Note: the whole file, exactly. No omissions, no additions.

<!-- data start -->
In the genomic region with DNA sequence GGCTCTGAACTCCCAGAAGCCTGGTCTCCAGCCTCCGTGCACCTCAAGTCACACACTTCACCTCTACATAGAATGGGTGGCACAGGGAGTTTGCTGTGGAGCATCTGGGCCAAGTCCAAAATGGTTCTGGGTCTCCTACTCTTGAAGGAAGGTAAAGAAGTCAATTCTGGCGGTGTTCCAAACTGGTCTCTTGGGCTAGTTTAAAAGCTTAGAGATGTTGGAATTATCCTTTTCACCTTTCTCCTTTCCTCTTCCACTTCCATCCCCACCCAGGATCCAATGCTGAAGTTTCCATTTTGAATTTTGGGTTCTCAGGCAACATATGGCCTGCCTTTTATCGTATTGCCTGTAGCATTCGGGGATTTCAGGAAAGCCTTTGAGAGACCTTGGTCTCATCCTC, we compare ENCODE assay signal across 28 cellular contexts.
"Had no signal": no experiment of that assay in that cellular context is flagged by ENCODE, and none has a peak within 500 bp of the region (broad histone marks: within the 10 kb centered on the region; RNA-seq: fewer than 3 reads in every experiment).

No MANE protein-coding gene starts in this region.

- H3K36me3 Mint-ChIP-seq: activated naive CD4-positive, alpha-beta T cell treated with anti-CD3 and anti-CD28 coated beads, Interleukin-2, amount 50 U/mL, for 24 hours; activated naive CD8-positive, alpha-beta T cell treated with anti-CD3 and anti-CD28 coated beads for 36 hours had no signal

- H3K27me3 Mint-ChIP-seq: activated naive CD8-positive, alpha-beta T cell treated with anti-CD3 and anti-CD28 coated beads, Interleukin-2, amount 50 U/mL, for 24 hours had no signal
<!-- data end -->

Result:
In the genomic region with DNA sequence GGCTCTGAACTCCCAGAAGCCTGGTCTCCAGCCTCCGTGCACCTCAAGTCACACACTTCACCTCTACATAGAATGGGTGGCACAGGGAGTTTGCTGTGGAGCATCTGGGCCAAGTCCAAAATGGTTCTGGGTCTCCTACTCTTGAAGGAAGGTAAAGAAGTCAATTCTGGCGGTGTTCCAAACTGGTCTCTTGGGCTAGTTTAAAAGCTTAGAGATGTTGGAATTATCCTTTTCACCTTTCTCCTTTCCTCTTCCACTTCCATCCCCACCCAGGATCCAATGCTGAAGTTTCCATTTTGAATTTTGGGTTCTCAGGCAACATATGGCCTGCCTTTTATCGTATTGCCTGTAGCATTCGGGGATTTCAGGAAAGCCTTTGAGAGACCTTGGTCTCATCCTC, we compare ENCODE assay signal across 28 cellular contexts.
"Had no signal": no experiment of that assay in that cellular context is flagged by ENCODE, and none has a peak within 500 bp of the region (broad histone marks: within the 10 kb centered on the region; RNA-seq: fewer than 3 reads in every experiment).

No MANE protein-coding gene starts in this region.

- H3K36me3 Mint-ChIP-seq: activated naive CD4-positive, alpha-beta T cell treated with anti-CD3 and anti-CD28 coated beads, Interleukin-2, amount 50 U/mL, for 24 hours; activated naive CD8-positive, alpha-beta T cell treated with anti-CD3 and anti-CD28 coated beads for 36 hours had no signal

- H3K27me3 Mint-ChIP-seq: activated naive CD8-positive, alpha-beta T cell treated with anti-CD3 and anti-CD28 coated beads, Interleukin-2, amount 50 U/mL, for 24 hours had no signal